Did you know that only 7% of our communication comes from its content?

38% is in the way we say that.

And in the remaining 55% are all the things we never say at all.

A sentence “It’s not what you said, but HOW you said it” makes a bit more sense now, does it?

Imagine this situation for a moment:

A man is walking down the street.

He doesn’t say a word.

His step is light and every third step he would make a little skip.

He has a big smile on his face, he is looking at the sky.

His chest is open and shoulders broad.

He waves his arms as he’s walking.

He even nods his head as if he’s listening to his favorite song.

Would you say this man is sad? Excited? Scared? Suprised? Happy?

We would all probably say the same thing.

And here’s why.

We all came with the built-in human behavior detector.

We sense peoples’ emotions easily because we all share the same ones.

Sure, a different thing would make us feel different feelings, but no one is going to jump around feeling sad or stay in the corner of the room feeling proud and self-confident.

We all express emotions in similar ways so that we can quickly recognize them.

We are social beings, after all, we learn from each other.

How many times did you witness a baby smiling just because his or her mother does?

The baby probably didn’t get the joke, but sensed the emotion and tried to replicate it.

So how can you use this information?

Did it ever happen to you that you meet someone and instantly ‘click’?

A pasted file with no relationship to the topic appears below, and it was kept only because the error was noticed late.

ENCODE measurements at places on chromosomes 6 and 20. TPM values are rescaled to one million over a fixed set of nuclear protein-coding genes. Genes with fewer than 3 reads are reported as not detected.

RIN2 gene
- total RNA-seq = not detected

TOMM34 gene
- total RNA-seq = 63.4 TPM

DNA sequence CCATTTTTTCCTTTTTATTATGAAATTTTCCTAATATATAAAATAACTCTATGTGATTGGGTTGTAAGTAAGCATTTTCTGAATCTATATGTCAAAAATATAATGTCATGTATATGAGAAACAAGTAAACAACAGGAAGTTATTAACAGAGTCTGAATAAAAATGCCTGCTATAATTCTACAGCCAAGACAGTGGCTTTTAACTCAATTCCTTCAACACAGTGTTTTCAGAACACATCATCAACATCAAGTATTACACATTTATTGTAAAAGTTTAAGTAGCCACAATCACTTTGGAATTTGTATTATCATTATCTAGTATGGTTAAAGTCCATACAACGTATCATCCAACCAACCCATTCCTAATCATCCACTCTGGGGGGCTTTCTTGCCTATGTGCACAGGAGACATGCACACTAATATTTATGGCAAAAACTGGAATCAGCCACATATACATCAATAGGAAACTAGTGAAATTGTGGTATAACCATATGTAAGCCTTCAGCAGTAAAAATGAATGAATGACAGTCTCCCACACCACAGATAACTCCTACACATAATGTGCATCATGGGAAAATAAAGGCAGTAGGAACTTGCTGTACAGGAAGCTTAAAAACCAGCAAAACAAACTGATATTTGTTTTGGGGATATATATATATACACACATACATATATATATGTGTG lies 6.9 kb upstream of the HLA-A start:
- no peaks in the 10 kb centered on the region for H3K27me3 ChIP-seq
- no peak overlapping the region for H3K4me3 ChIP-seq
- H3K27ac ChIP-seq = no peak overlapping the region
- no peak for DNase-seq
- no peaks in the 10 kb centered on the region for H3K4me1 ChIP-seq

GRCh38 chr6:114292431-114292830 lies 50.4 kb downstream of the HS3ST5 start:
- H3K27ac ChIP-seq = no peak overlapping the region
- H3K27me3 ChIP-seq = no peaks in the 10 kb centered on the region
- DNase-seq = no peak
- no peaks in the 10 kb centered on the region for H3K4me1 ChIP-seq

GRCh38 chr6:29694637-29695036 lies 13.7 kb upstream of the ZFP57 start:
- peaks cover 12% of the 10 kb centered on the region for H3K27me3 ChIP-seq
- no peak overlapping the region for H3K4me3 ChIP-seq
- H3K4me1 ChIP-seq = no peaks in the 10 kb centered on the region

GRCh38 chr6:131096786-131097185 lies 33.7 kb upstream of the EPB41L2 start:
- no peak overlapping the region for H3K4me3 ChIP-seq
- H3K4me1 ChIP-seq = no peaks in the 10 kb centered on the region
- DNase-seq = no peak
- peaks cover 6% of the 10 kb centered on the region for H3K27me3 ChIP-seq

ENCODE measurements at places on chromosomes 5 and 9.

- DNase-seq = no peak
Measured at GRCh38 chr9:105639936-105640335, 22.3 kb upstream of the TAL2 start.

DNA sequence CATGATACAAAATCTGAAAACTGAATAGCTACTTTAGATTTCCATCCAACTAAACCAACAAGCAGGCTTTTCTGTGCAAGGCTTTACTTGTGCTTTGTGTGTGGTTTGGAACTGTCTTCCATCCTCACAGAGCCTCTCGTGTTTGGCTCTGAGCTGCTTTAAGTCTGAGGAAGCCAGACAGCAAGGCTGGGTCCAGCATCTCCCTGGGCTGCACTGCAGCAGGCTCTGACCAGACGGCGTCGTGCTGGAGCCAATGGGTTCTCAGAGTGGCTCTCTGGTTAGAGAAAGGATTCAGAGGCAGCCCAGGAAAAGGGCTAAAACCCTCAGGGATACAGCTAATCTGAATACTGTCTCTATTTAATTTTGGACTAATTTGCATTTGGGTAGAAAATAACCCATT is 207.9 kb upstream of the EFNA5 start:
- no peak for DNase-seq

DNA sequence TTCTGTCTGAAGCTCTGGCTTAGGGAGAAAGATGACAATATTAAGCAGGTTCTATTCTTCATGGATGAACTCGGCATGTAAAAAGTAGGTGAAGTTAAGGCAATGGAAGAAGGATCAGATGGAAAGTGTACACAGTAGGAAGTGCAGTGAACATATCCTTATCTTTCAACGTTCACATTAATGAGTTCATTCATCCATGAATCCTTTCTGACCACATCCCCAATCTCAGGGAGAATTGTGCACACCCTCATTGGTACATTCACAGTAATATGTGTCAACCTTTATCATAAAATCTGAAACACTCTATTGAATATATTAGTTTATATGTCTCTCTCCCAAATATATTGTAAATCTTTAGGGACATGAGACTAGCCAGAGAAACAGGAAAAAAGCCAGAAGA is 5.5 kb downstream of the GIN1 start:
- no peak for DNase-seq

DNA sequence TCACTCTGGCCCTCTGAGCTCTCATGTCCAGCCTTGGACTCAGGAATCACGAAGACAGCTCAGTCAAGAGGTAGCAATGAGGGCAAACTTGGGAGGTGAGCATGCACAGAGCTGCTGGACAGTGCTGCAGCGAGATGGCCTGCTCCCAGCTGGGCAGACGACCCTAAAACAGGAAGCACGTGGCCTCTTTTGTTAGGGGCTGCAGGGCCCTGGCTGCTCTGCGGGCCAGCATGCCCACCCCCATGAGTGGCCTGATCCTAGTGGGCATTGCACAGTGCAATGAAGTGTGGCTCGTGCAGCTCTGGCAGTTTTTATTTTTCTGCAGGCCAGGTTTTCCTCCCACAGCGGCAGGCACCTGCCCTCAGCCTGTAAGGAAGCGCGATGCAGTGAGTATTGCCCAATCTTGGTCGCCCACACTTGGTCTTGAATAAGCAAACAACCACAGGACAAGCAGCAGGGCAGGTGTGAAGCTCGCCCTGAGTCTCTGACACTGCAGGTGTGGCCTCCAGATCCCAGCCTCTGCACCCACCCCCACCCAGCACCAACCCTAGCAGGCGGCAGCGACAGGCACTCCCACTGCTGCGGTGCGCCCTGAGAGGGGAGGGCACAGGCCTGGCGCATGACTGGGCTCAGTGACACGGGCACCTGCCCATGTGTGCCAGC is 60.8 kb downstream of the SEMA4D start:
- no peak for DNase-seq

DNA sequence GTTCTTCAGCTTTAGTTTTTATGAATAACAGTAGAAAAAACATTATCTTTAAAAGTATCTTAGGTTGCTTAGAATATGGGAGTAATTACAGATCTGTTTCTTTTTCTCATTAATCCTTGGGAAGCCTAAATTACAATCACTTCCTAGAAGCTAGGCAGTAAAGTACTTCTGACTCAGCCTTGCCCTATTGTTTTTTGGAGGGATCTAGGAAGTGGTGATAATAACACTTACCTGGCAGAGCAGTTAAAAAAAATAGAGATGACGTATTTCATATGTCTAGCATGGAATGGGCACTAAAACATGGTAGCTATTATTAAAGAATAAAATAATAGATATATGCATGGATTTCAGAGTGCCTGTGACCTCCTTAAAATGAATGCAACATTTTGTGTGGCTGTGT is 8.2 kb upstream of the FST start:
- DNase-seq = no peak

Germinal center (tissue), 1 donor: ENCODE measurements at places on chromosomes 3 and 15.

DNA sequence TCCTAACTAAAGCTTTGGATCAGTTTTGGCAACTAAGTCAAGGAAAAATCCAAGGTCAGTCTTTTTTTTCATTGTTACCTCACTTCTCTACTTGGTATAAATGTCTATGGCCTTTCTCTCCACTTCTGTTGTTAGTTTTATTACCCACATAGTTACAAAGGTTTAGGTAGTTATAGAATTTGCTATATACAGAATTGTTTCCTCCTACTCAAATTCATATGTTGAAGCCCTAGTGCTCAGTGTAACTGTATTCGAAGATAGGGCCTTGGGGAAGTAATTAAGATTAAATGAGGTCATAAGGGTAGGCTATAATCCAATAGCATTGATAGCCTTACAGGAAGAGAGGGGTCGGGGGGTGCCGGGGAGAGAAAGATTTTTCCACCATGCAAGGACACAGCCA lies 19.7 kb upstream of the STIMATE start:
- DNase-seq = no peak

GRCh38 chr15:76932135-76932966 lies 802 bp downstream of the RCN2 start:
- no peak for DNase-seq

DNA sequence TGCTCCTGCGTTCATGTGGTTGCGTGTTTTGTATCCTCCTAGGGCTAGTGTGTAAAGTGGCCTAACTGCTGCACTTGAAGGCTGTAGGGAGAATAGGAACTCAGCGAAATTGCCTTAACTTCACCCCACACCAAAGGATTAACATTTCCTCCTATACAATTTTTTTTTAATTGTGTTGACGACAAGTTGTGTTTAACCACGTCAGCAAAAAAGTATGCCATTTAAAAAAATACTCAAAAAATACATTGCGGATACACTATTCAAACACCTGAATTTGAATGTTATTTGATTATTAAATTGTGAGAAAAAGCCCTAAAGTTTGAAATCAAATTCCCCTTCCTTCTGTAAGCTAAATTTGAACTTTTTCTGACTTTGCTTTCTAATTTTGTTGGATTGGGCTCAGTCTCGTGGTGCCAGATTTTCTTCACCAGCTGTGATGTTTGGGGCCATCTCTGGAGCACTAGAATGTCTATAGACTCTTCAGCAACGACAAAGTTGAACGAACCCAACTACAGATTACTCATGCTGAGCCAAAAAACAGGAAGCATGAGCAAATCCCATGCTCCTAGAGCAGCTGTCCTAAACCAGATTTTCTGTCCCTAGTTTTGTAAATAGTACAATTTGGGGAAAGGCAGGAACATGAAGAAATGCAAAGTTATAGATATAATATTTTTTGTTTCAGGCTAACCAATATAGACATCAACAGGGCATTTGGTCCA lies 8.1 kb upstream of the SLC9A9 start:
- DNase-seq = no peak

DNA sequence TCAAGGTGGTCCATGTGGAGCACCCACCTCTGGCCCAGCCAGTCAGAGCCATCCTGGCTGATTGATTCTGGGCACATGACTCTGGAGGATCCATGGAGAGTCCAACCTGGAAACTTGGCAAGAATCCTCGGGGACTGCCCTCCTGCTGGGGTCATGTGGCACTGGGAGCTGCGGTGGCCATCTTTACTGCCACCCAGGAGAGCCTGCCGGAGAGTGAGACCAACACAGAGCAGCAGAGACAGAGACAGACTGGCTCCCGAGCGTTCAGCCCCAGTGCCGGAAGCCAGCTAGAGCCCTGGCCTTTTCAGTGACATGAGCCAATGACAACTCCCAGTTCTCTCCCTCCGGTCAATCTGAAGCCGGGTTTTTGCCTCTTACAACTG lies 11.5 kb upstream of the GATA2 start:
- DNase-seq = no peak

And even if you knew the person for only a few minutes, you felt like you knew each other way longer than that and that somehow you can trust them?

This happens for a very simple reason: you two are alike.

And people like to see themselves in others.

We like and trust what we know.

So knowing this can give you the ultimate advantage the next time you meet someone new, or you want to gain someones’ trust.

A neat trick to try is to mimic their behavior.

So if they are sitting with their hands crossed over their lap, you do the same.

If they talk fast and loud, you speak in the same manner.

This way they will recognize themselves in your behavior and instantly trust is built.

Be careful though, not to overdo it, it might seem like mocking.

Instead, wait for them to move, and then after a few seconds, you can move as well.

This is a pretty easy trick to use, but it does require some practice.

So go out there, meet someone and see what happens when you try this out.

Whether it’s someone in a supermarket, at a party or at your place of work it is definitely going to make you a better communicator.

And without communication, there is no progress.

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Mark C. Williams
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